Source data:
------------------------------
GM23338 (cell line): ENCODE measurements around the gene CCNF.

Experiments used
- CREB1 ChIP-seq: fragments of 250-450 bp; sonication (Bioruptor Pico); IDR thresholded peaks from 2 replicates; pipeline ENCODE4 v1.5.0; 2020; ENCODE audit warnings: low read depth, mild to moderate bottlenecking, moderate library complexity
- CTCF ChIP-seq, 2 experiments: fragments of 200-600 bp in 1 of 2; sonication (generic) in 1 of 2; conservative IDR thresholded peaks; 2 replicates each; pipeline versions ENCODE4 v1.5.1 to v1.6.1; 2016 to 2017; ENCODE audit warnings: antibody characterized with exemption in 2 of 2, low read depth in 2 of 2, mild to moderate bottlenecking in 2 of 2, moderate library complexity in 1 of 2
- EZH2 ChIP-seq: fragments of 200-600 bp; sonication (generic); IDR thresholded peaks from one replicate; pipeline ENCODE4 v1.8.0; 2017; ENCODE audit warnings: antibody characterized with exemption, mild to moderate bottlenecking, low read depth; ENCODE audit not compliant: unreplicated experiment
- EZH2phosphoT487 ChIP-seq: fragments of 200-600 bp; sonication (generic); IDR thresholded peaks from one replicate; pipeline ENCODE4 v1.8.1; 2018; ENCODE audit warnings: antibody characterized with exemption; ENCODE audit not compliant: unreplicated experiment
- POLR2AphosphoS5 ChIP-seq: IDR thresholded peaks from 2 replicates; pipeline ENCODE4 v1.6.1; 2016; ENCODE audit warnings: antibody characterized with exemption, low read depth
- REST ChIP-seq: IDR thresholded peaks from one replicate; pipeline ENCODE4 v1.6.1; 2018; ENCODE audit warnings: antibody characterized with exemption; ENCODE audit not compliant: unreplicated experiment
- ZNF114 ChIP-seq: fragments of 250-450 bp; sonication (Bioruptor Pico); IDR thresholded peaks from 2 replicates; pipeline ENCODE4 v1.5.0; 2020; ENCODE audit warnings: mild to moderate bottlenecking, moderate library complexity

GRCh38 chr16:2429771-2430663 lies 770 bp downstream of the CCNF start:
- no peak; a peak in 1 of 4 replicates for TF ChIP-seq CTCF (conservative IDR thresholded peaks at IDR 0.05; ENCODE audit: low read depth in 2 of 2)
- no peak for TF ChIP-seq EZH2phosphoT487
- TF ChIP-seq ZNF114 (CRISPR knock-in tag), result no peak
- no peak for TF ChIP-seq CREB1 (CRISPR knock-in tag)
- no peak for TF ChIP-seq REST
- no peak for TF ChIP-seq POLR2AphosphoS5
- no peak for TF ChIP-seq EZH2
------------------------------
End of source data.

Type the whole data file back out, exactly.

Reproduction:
GM23338 (cell line): ENCODE measurements around the gene CCNF.

Experiments used
- CREB1 ChIP-seq: fragments of 250-450 bp; sonication (Bioruptor Pico); IDR thresholded peaks from 2 replicates; pipeline ENCODE4 v1.5.0; 2020; ENCODE audit warnings: low read depth, mild to moderate bottlenecking, moderate library complexity
- CTCF ChIP-seq, 2 experiments: fragments of 200-600 bp in 1 of 2; sonication (generic) in 1 of 2; conservative IDR thresholded peaks; 2 replicates each; pipeline versions ENCODE4 v1.5.1 to v1.6.1; 2016 to 2017; ENCODE audit warnings: antibody characterized with exemption in 2 of 2, low read depth in 2 of 2, mild to moderate bottlenecking in 2 of 2, moderate library complexity in 1 of 2
- EZH2 ChIP-seq: fragments of 200-600 bp; sonication (generic); IDR thresholded peaks from one replicate; pipeline ENCODE4 v1.8.0; 2017; ENCODE audit warnings: antibody characterized with exemption, mild to moderate bottlenecking, low read depth; ENCODE audit not compliant: unreplicated experiment
- EZH2phosphoT487 ChIP-seq: fragments of 200-600 bp; sonication (generic); IDR thresholded peaks from one replicate; pipeline ENCODE4 v1.8.1; 2018; ENCODE audit warnings: antibody characterized with exemption; ENCODE audit not compliant: unreplicated experiment
- POLR2AphosphoS5 ChIP-seq: IDR thresholded peaks from 2 replicates; pipeline ENCODE4 v1.6.1; 2016; ENCODE audit warnings: antibody characterized with exemption, low read depth
- REST ChIP-seq: IDR thresholded peaks from one replicate; pipeline ENCODE4 v1.6.1; 2018; ENCODE audit warnings: antibody characterized with exemption; ENCODE audit not compliant: unreplicated experiment
- ZNF114 ChIP-seq: fragments of 250-450 bp; sonication (Bioruptor Pico); IDR thresholded peaks from 2 replicates; pipeline ENCODE4 v1.5.0; 2020; ENCODE audit warnings: mild to moderate bottlenecking, moderate library complexity

GRCh38 chr16:2429771-2430663 lies 770 bp downstream of the CCNF start:
- no peak; a peak in 1 of 4 replicates for TF ChIP-seq CTCF (conservative IDR thresholded peaks at IDR 0.05; ENCODE audit: low read depth in 2 of 2)
- no peak for TF ChIP-seq EZH2phosphoT487
- TF ChIP-seq ZNF114 (CRISPR knock-in tag), result no peak
- no peak for TF ChIP-seq CREB1 (CRISPR knock-in tag)
- no peak for TF ChIP-seq REST
- no peak for TF ChIP-seq POLR2AphosphoS5
- no peak for TF ChIP-seq EZH2